Saturday, May 10, 2014

Paddling the Kennet and Avon Canal - Canal Visitor Centre to Avoncliff Return

Trip summary:

Cost: < £10 with own canoe; £24 if you need to rent the canoe
Canoeing with kids
Morgan paddling.
Time: 3 hours leisurely paddle, including breaks
Distance: 6.2 mile (10 km) paddle
Start/end point: Canal Visitor Centre, Monkton Combe
Equipment: Canoe, paddles, personal flotation device (PFD)
Bring: Snacks, water, camera, hats and sun cream, a dry bag if you have it to put valuables you don't want to risk getting wet, and a dip net or other activity for kids when they get bored of paddling
Special notes: You need a licence to paddle the Kennet and Avon Canal. We're  members of Canoe England and this membership includes the licence. If you aren't members you should contact the Kennet and Avon Canal Trust.


As we came out into a wider stretch of the canal there was a moment of peace. There were no cyclists going by and our six year old was being uncharacteristically quiet. The only sounds were of a nearby kingfisher, the bow of our canoe cutting through the water and the drips off the ends of our paddles as we brought them forward for another stroke. It was blissful.

A few weeks ago we bought a used Canadian canoe. Shelby and I each grew up paddling the rivers and lakes of Ontario,Canada and canoeing was an important part of our childhood. So, when the opportunity to buy one came up, we simply couldn't resist. Much like maple syrup, a canoe should be every Canadian's birth right! Other than paddling around Bristol floating harbour in the rain on the day we got it, this was to be our first adventure in our new toy.

With families, there always needs to be a plan B

Our plan was to leave from the Canal Visitor Centre at Monkton Combe, just five miles from Bath City Centre. From there we would paddle out of the Somerset Coal Canal and up the Kennet and Avon Canal towards Bradford-On-Avon. We would then pull the boat out of the canal at Avoncliff and put it into the Avon River, which we would then follow back to where the canal crosses over the river not far from the starting place.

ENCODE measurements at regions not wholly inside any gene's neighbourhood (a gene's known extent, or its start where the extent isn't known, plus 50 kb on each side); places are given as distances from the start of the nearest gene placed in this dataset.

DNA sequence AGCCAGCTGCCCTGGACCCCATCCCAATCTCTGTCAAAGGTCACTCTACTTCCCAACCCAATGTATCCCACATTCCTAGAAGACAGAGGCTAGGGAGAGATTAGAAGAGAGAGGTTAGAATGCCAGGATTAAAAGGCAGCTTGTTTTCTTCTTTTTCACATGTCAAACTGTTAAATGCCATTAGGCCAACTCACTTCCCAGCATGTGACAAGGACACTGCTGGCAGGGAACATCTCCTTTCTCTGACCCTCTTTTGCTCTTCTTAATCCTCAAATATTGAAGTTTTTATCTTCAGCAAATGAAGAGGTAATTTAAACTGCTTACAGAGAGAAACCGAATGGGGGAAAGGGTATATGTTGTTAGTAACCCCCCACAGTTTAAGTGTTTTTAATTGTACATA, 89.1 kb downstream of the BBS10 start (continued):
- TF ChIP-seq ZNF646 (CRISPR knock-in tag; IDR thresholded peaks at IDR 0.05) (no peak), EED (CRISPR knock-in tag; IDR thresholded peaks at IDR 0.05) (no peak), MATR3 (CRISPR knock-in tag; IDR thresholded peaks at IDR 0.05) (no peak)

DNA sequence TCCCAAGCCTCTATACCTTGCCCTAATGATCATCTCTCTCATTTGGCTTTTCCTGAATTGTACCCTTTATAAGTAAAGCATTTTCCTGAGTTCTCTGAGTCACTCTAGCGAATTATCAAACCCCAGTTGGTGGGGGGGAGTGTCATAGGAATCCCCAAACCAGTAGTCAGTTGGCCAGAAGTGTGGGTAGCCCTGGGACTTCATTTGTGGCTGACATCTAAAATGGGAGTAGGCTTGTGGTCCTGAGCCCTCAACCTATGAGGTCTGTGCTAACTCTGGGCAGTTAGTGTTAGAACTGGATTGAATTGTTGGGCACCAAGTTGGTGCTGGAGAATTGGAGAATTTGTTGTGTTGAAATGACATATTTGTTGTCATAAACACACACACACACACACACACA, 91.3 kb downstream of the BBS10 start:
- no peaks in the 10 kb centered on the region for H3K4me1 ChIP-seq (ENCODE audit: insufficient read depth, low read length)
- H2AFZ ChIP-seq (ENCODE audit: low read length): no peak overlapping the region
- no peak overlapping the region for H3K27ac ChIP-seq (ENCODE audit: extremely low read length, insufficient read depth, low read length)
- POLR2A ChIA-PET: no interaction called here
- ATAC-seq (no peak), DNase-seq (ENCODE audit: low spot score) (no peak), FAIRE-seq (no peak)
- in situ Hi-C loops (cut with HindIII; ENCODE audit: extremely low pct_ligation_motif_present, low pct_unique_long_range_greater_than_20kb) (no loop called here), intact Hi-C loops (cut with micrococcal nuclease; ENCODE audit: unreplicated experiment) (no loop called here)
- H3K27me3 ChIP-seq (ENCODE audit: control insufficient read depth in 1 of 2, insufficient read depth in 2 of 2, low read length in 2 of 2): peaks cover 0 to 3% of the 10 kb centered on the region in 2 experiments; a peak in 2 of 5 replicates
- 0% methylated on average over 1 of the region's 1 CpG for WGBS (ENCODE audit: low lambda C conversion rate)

Canoe on car
Shelby securing our new Canadian-style canoe
to the roof of our car.

By 8:30 am we were in the car with the canoe strapped to the roof rack, paddles, snacks and drinks packed, hats and sun cream on and camera at the ready. We would realise when we were half way between our home (Bristol) and Bath that we had forgotten to bring the PFDs!

We pulled into the Canal Visitor Centre parking lot 40 minutes later and decided that it was quiet enough that we could drive the car up from the parking lot to the canal (we didn't see the sign that says no vehicles past this point until after...really). We unloaded the canoe and gear and parked the car in the parking lot. It was a bank holiday Monday so parking was £4.50 for the day.
The Angelfish Restaurant at Monkton Combe
The Canal Visitor Centre where we put in our canoe.
There's boat hire and The Angelfish Restaurant - two great
reasons to visit.

If you don't have your own canoe, you can hire one from the Bath & Dundas Canal Co at the Visitor Centre. It would be £22.00 to hire a canoe for three hours. Check here for their latest prices.

We were on the water and paddling by 9:30am. The coal canal leading away from the visitor centre is very narrow. We had to pull to the side to let a couple of the narrow canal boats pass by us.

Then we were out onto the main canal and crossing over the Avon River on a bridge - the famous Dundas Aqueduct. It was officially the first time I've ever paddled across a bridge.
Paddling in the canals
Leaving the coal canal - things get a little

From there it was a gentle paddle against a slowly meandering current. I caught a glimpse of some red ears in a nearby field and sure enough it was a mother fox with her kits. We stopped and watched while the many cyclists using the path whizzed by. There are some advantages to being a bit slower.
It was just under 5 km to Avoncliff and our anticipated pull out. Right away it looked like it was going to be a challenge to pull the boat out as the water level was about four feet below the road level and there was a chain link fence as well. Shelby got out to assess the path down to the Avon River. When he got back he suggested I have a look.